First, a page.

Originally published for the print edition of Ke Ola Magazine, September/October 2016 Hawai‘i Island issue.
Links are additions made expressly for the readers of this site and ManagingWithAloha.com.
Previously in this series: Aloha ~ “for real.” (Second in Series 2)
Ho‘ohana as our Work Ethic
Ho‘ohana is the value of worthwhile work.
Work with purpose, and full intention.
Work so it matters, and becomes fulfilling.
Aloha mai kākou,
Ho‘ohana values the work ethic we most admire. I’m constantly able to observe work ethic within my client work and partnerships, and I notice: Work ethic is more than professionalism in the Aloha Intention we call “Working with Aloha.”
We think of good work ethic as a desirable character trait, because we value usefulness, and we admire noble effort in worthwhile productivity. We acknowledge hard work as work ethic, equating it with discipline, diligence, and even with moral character or civic virtue.
We recognize that there are extremes, such as workaholic behaviors, and nose-to-the-grindstone habits at the polar opposite of big-picture thinking and all-team awareness. Overall, we live in times where we ache for work ethic’s comfortable middle ground, where notable, team-conducive and mission-reliable work habits dwell in workplace culture, yet those habits won’t drain us—we can have the lifestyle of living with Aloha too.
In Hawai‘i’s ‘Ōlelo, hana is the Hawaiian word for work, and hana is quite the four-letter gem, for it packages ha, the breath of life, and na to imply intrinsic belonging. Thus hana, is work belonging to the breath of our life’s expression of who we are, what we can do, and what we are meant to do. The work of hana celebrates our identity, and to Ho‘ohana is to identify with our work purposefully and intentionally, so all the work we do matters, and feels worthwhile to us.
Universally, we consider ‘ethic’ quite a gem as well, and not just in business. We think of a person’s ethic as being connected to their dignity and integrity. Our ethics are what we stand up for as our standards’ bearers, our convictions; they are our moral principles.
When we think of work ethic, we associate it with people individually as their human brand, and their brand is what we hope for as our guarantee of the quality of their work.
Most of us don’t differentiate between a person’s values and their moral principles. In hiring and partnering, we’ve selected someone expecting we’ll get both. We expect their values and moral principles will indeed be reflected in the work they’ll do for us, with work ethic the result.
Therefore, in performance appraisals, we often rate work ethic as the first thing we associate with job performance. We aren’t really rating the particulars of a person’s ethics, because we assume everyone wants to be branded with good ones; we rate whether or not a person has been delivering on their work ethic, or hasn’t adequately bothered to do so. As we say in Managing with Aloha, has it been intentional enough, to matter to that person, and to factor into our business.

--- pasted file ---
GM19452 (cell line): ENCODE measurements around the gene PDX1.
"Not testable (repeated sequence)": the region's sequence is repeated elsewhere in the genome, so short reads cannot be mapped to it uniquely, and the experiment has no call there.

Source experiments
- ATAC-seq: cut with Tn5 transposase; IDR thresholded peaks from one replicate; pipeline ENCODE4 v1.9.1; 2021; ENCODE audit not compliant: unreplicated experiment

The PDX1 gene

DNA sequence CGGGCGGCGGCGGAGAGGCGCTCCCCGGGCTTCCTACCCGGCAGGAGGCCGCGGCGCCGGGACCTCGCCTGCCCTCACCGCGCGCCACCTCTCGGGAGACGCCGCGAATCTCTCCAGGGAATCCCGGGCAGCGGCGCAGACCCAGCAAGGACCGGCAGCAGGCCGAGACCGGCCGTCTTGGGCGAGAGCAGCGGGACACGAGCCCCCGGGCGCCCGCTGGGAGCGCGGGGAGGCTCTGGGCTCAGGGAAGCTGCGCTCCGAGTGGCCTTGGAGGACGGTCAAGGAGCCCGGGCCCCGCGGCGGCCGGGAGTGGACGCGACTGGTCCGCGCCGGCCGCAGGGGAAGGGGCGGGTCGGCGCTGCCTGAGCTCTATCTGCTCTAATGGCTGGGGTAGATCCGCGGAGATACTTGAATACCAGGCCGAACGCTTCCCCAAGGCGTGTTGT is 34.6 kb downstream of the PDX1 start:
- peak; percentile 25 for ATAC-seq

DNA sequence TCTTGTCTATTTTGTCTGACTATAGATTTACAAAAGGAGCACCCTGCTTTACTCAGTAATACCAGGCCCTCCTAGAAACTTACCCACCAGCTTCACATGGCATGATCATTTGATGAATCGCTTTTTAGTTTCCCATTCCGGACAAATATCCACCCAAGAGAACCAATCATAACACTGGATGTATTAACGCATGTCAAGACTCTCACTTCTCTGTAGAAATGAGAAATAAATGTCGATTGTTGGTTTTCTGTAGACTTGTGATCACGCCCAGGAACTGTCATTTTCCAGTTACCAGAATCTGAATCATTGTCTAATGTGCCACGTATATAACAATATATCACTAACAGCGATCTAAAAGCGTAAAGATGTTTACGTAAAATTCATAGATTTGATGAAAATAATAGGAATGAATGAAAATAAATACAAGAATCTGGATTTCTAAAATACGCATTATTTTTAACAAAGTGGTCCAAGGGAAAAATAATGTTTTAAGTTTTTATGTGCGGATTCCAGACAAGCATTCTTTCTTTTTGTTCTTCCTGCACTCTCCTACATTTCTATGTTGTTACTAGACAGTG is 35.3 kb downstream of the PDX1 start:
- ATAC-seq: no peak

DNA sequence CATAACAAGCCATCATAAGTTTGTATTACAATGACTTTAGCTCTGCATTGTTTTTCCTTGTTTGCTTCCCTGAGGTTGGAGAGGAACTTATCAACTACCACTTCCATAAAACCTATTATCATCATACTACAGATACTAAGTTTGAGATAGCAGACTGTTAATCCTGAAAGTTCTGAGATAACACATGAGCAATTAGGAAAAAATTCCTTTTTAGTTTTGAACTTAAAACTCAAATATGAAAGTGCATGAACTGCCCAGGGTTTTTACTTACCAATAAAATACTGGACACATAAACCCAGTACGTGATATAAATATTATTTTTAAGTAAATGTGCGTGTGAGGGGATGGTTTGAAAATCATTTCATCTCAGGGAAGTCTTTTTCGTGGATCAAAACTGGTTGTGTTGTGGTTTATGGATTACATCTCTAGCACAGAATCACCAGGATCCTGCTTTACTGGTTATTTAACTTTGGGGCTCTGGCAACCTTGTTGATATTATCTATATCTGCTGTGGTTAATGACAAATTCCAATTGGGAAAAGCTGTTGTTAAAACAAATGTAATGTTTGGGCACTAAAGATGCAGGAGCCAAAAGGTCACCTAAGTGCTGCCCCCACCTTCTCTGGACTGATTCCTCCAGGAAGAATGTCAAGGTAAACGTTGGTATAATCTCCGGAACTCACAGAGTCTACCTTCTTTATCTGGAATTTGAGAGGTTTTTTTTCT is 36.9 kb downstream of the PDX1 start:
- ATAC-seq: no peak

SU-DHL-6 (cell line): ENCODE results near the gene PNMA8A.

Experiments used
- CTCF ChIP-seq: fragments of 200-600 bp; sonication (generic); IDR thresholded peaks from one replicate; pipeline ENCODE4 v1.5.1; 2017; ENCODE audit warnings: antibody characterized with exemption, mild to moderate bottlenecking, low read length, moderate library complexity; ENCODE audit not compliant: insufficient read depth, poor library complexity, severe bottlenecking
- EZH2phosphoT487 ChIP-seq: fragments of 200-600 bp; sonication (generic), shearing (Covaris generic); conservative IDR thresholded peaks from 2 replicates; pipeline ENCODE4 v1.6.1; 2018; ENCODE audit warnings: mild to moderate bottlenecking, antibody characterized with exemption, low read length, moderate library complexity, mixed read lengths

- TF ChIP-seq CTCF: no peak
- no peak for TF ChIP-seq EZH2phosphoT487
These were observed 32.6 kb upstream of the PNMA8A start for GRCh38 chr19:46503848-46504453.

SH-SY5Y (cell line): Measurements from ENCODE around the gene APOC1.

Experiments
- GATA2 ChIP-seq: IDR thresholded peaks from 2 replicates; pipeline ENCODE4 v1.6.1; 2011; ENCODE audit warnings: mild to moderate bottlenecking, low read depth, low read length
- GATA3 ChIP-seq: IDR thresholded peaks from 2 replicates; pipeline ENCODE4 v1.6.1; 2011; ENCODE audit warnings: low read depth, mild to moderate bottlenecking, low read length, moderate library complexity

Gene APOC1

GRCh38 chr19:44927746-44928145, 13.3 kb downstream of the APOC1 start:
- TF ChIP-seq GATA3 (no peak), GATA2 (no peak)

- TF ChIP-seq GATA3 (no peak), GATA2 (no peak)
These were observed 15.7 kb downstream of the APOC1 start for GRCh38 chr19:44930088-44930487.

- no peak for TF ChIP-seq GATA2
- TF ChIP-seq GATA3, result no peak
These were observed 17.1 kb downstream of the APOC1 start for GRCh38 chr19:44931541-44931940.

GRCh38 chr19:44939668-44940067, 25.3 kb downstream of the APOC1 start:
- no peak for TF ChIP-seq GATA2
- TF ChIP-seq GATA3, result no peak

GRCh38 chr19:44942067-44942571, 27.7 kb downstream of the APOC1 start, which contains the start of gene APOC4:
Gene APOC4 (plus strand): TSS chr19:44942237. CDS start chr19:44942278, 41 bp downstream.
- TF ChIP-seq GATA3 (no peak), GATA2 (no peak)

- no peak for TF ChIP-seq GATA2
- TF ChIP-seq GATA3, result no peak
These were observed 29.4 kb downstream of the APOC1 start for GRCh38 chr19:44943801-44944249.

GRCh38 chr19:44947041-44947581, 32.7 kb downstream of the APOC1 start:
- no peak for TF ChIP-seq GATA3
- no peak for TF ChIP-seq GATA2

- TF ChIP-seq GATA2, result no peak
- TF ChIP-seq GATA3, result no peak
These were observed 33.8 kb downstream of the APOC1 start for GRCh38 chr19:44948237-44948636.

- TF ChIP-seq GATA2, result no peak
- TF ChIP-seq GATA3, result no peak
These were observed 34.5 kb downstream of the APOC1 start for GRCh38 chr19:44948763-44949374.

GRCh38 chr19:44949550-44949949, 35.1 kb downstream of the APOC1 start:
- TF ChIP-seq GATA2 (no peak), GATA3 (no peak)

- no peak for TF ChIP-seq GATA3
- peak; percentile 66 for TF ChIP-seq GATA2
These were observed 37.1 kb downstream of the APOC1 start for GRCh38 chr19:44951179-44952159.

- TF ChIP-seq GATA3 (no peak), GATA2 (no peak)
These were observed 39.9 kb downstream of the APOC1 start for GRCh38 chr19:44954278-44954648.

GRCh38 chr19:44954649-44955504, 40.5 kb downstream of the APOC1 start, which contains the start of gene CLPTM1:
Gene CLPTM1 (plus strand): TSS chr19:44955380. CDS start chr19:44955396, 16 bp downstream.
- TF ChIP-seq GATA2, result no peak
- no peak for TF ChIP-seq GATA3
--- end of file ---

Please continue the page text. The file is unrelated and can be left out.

Oddly, we will usually sidestep the integrity part of work ethic in those appraisals though, uncomfortable with challenging it. We focus instead, on the specifics of job quality, and a person’s emphasis on that quality: Have they taken personal responsibility for assuring work quality? Have they been diligent about it, dedicated to it, and disciplined with it?
When we rate that person on teamwork, we’re rating if they’ve been collaborative in their job performance, so their work ethic becomes desirably contagious, getting magnified in partnering and group endeavor as well.
If you visit me at ManagingWithAloha.com this is what you’ll read on my site’s About Page:
“We work on work here. In my mana‘o (feelings driving one’s beliefs) people are too big for jobs and always have been. We don’t fit into them completely enough. Jobs tend to be about specialization, and while there’s merit in expertise, we humans are magnificent generalists. Work however, can be a whole different matter, for work as Ho‘ohana is a values-driven concept of abundance and growth, and it allows us more freedom to explore and experiment: We can be curious without apology. We can be more imaginative.”
Imagination is a funny thing within the workplace though. We usually don’t allow for imagination immediately, not until a person has proven themselves with quality baseline work, delivered with exceptional work ethic.
Let’s speed that up. Let’s not assign an unreasonable time frame to perfunctory ‘baseline expectations.’ Allow for imagination and creativity sooner. Let’s be sure we Ho‘ohana as our value, and celebrate intrinsic, breath-of-Aloha work each and every day.
When we talk about culture-building by managing with Aloha as philosophy, we’re really talking about creating an environment for work expression to happen, making it easy, natural, and rewarding for people to work in an exemplary way natural to their Aloha Spirit, and imbued with work ethic of the highest caliber.
Next issue: We revisit ‘Imi ola, the value of mission and vision.
Rosa Say is a workplace culture coach, a zealous advocate of the Alaka‘i Manager, and the author of Managing with Aloha, Bringing Hawai‘i’s Universal Values to the Art of Business. Contact Rosa at www.RosaSay.com, and discover more about the Managing with Aloha philosophy at www.ManagingWithAloha.com.
Postscript: Ke Ola is published 6 times a year, and distributed in print on Hawai‘i Island and by subscription. I have therefore made a practice of archiving the articles on RosaSay.com for any within our Ho‘ohana Community who may want to read them.
You can access all 20 articles I had written for Series 1 via this index. The inaugural column for Series 1 may be read here: Why Values? And Why “Manage with Aloha?” and here for Series 2: Aloha Intentions.